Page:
FRISCO, Texas – We probably make too big of a deal about captains in soccer. Maybe back in the day, on the muddy pitches of old Maine Road or wherever, when only the captain was technically permitted to address the referee, the position carried more than honorary weight. Maybe it had some functional benefit then.
Now it’s mostly just a ceremonial title. It does still mean a little something inside the locker room, mostly as a show of respect from teammates and a hat tip of recognition from management.
So even if we stretch the significance of the armband, it does remain something of an honor.
With that in mind, how nice was it that Michael Bradley, having recently been named U.S. captain, wore the armband for his 100th national team appearance Tuesday night in suburban Dallas? And there was symmetry about it all, too.
No, it wasn’t a pretty game, the United States’ 2-1 win over Honduras in the sides’ CONCACAF Gold Cup opener. It was a grinder’s game, which made it a game tailor made for figures such as Bradley and Texas man Clint Dempsey. It was another of those scrappy CONCACAF affairs that we tend to see … a lot.
Bradley played a big role, adding a veteran’s steadying hand and helping to problem solve in the midfield against a stubborn Honduran bunch that may well go far in the Gold Cup. (That’s no huge surprise; the Catrachos have, after all, qualified for the last two World Cups.)
So the veterans, Bradley and Dempsey, Kyle Beckerman and Brad Guzan, all provided the moments that mattered and managed out a U.S. performance that, all agree, still requires significant tuning. Dempsey, performing down the road from where he trained as a youth player, got both goals. Bradley supplied the far-post cross on Dempsey’s game-winner.
And he did it as captain, appropriately, in his milepost 100th U.S. appearance.
Bradley, surely, will be the team’s captain for the foreseeable future.
Then again, Bradley has long been the U.S. captain – even if not officially so.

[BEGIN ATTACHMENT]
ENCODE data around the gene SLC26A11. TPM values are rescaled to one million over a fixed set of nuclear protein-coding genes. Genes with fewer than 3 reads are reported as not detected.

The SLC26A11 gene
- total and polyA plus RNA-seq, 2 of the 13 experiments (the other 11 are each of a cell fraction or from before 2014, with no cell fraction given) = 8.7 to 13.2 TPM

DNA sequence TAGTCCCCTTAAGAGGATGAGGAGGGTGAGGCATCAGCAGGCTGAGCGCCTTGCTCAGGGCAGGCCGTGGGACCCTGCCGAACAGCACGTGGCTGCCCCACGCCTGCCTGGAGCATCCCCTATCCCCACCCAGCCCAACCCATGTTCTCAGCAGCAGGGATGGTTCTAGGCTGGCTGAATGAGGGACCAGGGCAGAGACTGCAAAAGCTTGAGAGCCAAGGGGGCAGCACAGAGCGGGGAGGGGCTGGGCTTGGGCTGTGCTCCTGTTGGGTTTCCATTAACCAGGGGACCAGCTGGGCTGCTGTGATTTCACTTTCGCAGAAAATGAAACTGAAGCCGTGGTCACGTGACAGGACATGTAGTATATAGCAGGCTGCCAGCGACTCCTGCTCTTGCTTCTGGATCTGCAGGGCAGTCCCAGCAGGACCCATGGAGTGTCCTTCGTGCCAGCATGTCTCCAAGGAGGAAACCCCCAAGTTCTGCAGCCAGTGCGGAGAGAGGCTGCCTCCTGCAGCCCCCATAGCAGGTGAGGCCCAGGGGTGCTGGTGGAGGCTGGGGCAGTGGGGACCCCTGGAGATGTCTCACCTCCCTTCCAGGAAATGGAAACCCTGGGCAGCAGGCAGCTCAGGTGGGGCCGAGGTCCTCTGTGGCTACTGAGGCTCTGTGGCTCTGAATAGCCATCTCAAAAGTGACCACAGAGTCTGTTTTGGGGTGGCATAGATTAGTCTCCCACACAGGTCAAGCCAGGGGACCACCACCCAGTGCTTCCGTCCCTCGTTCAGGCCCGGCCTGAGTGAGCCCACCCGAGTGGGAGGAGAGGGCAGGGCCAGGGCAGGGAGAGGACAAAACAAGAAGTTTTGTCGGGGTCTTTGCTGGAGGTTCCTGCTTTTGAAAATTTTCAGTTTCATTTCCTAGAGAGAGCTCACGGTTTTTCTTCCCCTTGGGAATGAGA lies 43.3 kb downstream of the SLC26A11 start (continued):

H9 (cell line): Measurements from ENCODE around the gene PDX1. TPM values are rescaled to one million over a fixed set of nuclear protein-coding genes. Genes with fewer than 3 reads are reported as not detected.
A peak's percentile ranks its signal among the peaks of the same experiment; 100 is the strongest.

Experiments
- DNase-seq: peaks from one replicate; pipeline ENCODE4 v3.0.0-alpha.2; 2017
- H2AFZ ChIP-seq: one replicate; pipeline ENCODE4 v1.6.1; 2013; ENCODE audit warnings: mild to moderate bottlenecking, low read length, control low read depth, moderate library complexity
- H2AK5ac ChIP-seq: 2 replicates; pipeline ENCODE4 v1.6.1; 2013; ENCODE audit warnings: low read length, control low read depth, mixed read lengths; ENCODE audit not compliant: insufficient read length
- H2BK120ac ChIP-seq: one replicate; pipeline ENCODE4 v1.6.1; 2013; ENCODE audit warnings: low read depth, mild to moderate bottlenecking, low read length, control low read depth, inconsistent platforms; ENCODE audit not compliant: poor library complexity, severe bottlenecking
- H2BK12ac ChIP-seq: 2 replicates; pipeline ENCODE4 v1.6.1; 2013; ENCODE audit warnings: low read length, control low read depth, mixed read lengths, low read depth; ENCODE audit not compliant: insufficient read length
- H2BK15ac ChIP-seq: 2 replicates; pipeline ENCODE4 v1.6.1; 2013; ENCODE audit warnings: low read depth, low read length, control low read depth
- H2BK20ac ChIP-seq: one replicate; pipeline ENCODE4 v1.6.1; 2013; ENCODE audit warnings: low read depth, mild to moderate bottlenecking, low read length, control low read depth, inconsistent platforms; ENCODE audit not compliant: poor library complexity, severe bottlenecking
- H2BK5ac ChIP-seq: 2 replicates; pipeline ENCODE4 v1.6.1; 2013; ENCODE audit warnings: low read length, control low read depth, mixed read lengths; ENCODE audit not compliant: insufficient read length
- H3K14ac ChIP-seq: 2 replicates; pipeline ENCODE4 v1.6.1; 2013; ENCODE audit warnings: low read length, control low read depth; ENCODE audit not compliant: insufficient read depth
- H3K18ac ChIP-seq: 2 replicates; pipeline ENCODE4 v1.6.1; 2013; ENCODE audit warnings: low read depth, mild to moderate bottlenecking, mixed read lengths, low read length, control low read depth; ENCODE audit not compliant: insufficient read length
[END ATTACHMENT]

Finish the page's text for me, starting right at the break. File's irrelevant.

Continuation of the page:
When we think about the attributes that make Bradley a captain – that make any captain a captain – he checks all the boxes. In fact, he doesn’t just dutifully fill the roles, he absolutely nails them.
He plays for the team. It’s all about the group for Bradley, which is immediately obvious to everyone who shares a national team camp with the 27-year-old midfielder. That buys him tremendous, enduring respect within the group.
He’s an eloquent spokesman, able to communicate capably and thoughtfully about what’s going on with the team. Bradley is a pro’s pro in work habits and arranging his routines in ways that allows him to be the fittest, smartest, most complete performer he can possibly be. He’s a grinder extraordinaire, perennially among the fittest of the U.S. herd, which is why he was still moving with purpose toward the tail end of Tuesday’s match as the Hondurans pressed valiantly for a late equalizer.
That was also Bradley clapping and exhorting teammates to keep the focus on those late, defensive set pieces. Maybe if someone had done the same for Honduras, Dempsey would not have been criminally unchallenged from point blank range on his game winner.
And Bradley has long been the brains of the team, the connector of pieces and, generally, the midfield stabilizing arm, going back four or five years now. (Supporters who still, somehow, don’t see Bradley’s true value on the field should study more of the matches where he didn’t play. Then maybe they will understand.)